‘The children played more than 60 turns and saw their payoff balance rose and fell, yet every third child still thought that they could do better than they had done in the previous 50 turns,’ Dr Piehlmaier said.
On average, each participant gained 0.3 stickers per turn and left the game with an average of 6.67 stickers.
Girls generally outperformed boys and were found to overestimate their abilities when they had a winning streak and underestimate themselves whenever they lost a few times in a row
In general, girls outperformed boys by an average of 2.87 stickers thanks to a less high-risk strategy of choosing relatively safer cards, which offered smaller but more sustainable gains.
‘Boys seem to follow a negative trend line that indicates slow but steady learning on what might be considered “reasonable expectations”,’ Dr Piehlmaier said.
‘Girls’ behaviour is much more unpredictable – when the girls’ overconfidence plot is compared to payoffs, it can be noticed that they closely align.
‘This indicates that girls overestimate their abilities if they have a winning streak and underestimate themselves whenever they lose a few times in a row.
‘By the end of the experiment, there were relatively more overconfident girls than boys – a finding that contradicts previous reports regarding more calibrated girls in metamemory tasks.’
The research was published in Science Reports.
OVERCONFIDENCE IN INFANTS
Overconfidence describes the tendency to overestimate one’s skills and underestimate the impact of risk and ambiguity on a given outcome.
The presence and influence of overconfidence on young decision-makers (4 years 0 months and older) has been consistently shown.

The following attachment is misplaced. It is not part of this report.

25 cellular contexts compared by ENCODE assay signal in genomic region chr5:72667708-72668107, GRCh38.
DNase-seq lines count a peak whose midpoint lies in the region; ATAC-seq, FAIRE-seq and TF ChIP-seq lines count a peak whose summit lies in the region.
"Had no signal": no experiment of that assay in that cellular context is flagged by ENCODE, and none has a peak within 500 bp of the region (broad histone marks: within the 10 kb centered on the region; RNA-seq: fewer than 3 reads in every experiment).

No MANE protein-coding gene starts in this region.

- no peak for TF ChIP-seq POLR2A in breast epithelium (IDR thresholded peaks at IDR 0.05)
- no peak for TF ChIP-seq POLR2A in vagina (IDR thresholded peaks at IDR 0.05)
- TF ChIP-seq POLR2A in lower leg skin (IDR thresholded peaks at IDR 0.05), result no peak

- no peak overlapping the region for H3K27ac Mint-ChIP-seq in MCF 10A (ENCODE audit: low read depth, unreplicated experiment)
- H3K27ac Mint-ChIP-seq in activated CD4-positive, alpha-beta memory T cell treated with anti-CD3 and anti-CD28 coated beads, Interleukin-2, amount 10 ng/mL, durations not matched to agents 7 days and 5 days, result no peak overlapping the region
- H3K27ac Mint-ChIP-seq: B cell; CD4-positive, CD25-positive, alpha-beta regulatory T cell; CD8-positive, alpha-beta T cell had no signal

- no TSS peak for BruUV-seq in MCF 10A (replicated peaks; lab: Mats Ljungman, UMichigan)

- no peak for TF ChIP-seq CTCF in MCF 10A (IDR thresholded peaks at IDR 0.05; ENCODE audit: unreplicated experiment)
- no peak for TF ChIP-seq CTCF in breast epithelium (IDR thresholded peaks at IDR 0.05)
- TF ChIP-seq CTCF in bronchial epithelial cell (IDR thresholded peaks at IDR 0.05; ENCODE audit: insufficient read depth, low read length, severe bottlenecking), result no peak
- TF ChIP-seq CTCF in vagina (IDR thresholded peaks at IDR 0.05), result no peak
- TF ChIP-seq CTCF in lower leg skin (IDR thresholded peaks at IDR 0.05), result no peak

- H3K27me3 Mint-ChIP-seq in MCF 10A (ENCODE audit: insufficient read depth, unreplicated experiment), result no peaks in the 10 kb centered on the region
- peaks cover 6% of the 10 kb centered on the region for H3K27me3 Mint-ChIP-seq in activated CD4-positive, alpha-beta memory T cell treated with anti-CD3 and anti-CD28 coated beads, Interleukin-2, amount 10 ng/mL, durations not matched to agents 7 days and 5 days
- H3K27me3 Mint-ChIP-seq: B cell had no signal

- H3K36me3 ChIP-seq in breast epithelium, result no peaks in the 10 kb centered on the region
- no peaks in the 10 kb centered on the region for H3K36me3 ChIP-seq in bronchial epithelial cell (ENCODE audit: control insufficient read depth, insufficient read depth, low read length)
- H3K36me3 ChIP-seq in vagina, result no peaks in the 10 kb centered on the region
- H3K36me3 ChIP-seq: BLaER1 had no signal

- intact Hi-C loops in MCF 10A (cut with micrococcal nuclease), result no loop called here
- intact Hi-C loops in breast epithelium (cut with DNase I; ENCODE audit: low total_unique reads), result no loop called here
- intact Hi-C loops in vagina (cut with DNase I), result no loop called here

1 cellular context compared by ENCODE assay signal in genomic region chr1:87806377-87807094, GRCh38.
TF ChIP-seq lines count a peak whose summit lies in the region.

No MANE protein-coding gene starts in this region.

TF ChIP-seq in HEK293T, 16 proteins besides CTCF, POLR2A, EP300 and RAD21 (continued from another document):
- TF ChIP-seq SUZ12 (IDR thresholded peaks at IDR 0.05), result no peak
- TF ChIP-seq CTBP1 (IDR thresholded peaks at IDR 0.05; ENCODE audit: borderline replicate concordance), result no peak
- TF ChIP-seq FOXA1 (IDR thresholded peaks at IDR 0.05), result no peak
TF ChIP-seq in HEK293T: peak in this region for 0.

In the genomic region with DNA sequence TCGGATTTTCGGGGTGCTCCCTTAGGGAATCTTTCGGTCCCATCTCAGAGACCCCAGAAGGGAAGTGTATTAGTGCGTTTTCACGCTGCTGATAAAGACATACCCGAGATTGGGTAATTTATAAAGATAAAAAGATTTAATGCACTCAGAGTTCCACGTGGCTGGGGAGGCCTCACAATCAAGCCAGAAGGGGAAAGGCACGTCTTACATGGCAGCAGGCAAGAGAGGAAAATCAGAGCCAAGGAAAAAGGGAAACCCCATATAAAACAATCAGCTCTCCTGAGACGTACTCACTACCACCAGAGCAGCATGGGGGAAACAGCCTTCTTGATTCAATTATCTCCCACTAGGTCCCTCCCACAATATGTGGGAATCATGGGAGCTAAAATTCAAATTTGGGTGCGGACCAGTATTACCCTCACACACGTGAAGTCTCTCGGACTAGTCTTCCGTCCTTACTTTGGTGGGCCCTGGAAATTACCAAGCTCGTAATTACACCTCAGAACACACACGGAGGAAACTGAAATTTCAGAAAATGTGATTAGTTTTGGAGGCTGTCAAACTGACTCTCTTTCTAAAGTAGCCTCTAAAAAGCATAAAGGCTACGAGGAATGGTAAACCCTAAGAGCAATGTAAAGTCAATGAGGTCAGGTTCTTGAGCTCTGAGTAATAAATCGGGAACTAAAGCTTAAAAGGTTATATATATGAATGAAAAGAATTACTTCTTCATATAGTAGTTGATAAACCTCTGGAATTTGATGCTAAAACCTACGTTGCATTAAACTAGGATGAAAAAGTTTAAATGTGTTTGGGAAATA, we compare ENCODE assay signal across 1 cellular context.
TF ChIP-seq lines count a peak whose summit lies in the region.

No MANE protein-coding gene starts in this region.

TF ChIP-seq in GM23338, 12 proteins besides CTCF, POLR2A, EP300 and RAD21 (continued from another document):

The majority of these studies relied on memory tasks that compared children’s predicted performance to their actual, observed outcome (e.g., performance on a picture recall task).
In all of these studies, the average participant significantly overestimated their own performance, resulting in a discrepancy between prediction and actual recall.
Additionally, there is evidence that overconfidence in early childhood and primary education slightly decreases with age.
For instance, preschoolers and kindergartners seem to be more likely to overstate their recall performance compared to third-graders.
A possible explanation for this finding is superior metacognitive abilities among older children who have a greater capacity to accurately recall and evaluate their past performance and assess their own predictions.
In 2014, Finn and Metcalfe found that even fifth-graders at a mean age of 10 years showed consistent overconfidence, while in 2012 Lipko and colleagues concluded that third-graders (mean age: 8 years 11 months) but not first-graders (mean age: 6 years 11 months) exhibited ‘underconfidence with performance’ (UWP).
UWP describes the propensity to initially observe excessively confident behaviour which shifts to underconfidence after a sufficiently large number of repetitions.
Source: Piehlmaier, D./Scientific Reports